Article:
By Lanre Ola and Ibrahim Mshelizza
MAIDUGURI, Nigeria (Reuters) - A car bomb killed at least 29 people on Tuesday in Nigeria's northeastern city of Maiduguri, the epicenter of an Islamist revolt, witnesses said.
No one claimed responsibility for the blast. But militant sect Boko Haram, founded in the city, has repeatedly attacked schools, churches and government and military targets in its four-year-old campaign.
The attack will be a setback for President Goodluck Jonathan's military crackdown, which had temporarily succeeded in pushing Boko Haram's assaults into rural areas.
Boko Haram gunmen stormed the air force base and military barracks around Maiduguri's airport on December 2, ending six months of relative calm in the city.
The bomb, planted in a three-wheel rickshaw taxi, exploded outside the state television offices at around 1.30 pm (1230 GMT), witnesses told Reuters.
"The attack happened just behind the fence of my office. I counted 29 bodies, including two kids and a mother. Lots of others seriously injured," said Abba Kankami, a journalist working at the state television office.
Another witness, Baba Shiek, said he counted 30 bodies.
Military Spokesman Muhammad Dole said in a statement soldiers had arrested one person suspected of being behind what he called "heinous and dastardly acts".
Borno State Police Commissioner Lawan Tanko said 17 people were confirmed dead but the final death toll could be higher.
"TOO MUCH BLOOD"
"I saw two boys on the ground and their bodies cut into pieces, two other cars immediately caught fire and I ran away because there was too much blood," city resident Aisha Hassan told Reuters.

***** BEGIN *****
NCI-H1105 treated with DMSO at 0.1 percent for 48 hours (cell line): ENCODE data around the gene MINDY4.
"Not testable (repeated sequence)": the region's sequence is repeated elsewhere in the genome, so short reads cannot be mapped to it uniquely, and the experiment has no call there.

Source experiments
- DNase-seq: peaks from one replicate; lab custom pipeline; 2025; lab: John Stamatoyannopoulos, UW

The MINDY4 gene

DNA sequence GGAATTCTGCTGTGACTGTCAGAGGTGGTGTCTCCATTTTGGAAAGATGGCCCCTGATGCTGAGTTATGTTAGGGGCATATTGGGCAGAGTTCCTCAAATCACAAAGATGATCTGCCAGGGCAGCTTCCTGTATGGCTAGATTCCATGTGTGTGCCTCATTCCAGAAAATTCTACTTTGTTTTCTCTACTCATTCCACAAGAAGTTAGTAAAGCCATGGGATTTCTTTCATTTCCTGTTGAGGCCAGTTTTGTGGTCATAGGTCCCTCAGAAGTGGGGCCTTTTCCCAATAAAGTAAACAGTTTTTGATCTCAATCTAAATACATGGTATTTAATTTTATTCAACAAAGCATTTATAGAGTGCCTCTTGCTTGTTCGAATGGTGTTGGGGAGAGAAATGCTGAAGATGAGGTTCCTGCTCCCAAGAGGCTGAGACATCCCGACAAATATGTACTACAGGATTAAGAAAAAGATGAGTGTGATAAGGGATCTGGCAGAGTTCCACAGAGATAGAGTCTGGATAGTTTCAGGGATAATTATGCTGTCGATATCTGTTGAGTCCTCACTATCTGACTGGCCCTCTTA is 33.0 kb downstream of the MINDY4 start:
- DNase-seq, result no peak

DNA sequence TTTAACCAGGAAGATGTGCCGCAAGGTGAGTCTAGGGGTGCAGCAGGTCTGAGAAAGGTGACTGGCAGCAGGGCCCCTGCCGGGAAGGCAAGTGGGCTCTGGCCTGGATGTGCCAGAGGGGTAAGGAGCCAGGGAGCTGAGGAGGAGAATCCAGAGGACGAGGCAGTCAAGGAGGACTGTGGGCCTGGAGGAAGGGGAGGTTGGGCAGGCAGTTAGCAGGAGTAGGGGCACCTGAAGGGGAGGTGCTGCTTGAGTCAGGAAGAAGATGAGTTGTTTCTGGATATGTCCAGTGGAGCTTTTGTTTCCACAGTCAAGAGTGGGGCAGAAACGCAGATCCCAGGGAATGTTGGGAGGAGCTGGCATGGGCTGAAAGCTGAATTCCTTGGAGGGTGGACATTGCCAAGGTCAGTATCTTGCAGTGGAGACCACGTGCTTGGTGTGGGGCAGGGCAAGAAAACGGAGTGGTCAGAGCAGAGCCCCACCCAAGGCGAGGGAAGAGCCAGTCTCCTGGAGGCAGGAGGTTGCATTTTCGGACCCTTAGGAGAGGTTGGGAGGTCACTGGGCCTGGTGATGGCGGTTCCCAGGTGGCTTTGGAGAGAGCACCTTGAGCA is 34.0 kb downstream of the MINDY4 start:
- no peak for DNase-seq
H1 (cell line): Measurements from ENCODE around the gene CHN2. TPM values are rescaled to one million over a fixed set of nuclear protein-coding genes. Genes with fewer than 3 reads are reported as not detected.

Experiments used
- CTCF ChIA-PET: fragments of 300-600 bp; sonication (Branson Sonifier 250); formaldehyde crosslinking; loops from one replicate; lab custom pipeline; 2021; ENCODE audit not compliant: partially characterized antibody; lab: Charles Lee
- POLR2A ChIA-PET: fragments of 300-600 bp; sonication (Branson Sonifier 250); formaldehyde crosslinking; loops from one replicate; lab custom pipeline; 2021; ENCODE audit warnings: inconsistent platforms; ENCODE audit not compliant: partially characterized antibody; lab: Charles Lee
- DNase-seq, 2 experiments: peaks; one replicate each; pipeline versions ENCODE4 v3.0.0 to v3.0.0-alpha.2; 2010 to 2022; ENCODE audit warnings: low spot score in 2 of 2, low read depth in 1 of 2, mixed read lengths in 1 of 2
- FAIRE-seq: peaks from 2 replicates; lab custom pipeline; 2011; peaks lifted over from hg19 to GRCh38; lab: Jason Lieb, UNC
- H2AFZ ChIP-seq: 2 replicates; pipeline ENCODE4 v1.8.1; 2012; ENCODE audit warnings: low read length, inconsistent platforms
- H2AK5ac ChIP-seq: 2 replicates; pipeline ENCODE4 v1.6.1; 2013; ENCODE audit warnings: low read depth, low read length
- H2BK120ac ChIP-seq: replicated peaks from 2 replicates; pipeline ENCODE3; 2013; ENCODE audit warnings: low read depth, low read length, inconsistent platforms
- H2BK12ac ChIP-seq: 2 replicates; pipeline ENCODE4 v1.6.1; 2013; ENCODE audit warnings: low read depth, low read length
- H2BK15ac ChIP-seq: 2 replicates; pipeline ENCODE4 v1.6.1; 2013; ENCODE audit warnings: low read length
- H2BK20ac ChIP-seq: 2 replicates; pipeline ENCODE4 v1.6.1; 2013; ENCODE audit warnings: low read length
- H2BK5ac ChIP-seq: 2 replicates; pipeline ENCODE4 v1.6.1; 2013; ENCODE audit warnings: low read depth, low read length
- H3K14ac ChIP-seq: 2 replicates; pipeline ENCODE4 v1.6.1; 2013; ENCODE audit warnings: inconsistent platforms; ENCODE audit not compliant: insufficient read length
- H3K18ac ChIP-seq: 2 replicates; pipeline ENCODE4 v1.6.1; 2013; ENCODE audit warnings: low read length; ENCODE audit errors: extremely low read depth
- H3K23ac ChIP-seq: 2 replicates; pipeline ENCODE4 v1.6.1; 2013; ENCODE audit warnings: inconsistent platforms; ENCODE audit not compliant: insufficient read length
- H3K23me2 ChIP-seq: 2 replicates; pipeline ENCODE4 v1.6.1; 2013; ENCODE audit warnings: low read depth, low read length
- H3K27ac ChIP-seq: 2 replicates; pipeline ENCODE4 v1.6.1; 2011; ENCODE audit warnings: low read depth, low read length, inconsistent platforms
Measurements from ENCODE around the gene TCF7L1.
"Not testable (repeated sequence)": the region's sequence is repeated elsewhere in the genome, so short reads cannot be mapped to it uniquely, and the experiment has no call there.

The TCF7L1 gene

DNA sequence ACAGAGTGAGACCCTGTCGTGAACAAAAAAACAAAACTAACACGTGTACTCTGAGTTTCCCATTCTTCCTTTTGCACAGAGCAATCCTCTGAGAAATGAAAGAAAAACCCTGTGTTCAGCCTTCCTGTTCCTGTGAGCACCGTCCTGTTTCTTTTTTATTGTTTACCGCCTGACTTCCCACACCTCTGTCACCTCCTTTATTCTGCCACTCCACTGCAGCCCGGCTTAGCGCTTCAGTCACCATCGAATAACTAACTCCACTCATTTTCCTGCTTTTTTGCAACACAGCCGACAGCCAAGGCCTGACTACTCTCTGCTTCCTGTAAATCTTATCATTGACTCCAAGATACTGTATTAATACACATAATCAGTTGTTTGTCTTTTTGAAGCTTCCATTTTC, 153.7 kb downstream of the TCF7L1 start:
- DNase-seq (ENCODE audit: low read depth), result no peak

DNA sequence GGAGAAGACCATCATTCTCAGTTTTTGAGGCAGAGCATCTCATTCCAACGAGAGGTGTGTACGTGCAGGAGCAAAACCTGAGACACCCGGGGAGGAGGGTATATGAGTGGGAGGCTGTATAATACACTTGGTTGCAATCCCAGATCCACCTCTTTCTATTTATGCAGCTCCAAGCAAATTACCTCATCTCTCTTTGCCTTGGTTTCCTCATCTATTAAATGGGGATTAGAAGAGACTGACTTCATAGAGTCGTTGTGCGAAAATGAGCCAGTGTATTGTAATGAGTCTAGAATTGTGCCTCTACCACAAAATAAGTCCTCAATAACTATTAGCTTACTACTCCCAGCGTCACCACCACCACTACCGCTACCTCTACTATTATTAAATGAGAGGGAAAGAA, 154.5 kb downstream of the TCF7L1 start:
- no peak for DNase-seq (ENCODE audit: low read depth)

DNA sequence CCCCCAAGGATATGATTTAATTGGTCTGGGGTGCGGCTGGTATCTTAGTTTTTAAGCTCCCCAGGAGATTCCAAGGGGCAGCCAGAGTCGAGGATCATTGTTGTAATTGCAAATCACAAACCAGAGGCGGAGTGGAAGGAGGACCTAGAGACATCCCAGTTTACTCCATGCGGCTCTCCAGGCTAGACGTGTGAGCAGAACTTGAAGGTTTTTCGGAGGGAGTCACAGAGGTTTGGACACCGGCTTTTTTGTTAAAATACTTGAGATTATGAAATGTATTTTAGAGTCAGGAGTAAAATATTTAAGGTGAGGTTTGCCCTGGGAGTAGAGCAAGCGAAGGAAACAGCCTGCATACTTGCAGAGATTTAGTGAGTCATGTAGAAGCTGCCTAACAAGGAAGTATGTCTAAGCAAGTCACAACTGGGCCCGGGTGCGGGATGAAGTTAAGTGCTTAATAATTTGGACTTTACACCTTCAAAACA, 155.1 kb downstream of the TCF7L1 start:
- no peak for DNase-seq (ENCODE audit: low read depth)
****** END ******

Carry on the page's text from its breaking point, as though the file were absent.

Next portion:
Soldiers fired shots into the air to disperse crowds before cordoning off roads around the scene, witnesses said.
Dozens of youths, some armed with machetes, protested on the street after the attack, accusing politicians of failing to curb Boko Haram.
The violence killed thousands last year. Boko Haram fighters continue to target military outposts and raid villages in remote regions near borders with Cameroon and Chad.
The radical Islamist sect says it is fighting to create an Islamic state in a country of nearly 170 million, split roughly equally between Christians and Muslims.
Maiduguri is the capital of Borno State, where Boko Haram first launched its uprising in 2009, beginning with drive-by shootings of policeman and quickly developing the scale and sophistication of its attacks.
Tuesday is a public holiday in Nigeria, as millions of Muslims mark the Prophet Mohammad's birthday.
Boko Haram and splinter Islamist groups are viewed as the biggest security threat in Africa's second largest economy and biggest oil producer.
The United States and its allies are increasingly concerned that Islamist groups in Nigeria will strengthen ties with al Qaeda's north African wing.
A Boko Haram suicide attack on the United Nations building in 2011 in the capital Abuja killed at least 25 people.
(Additional reporting by Isaac Abrak in Kaduna; Writing by Joe Brock; Editing by Andrew Roche)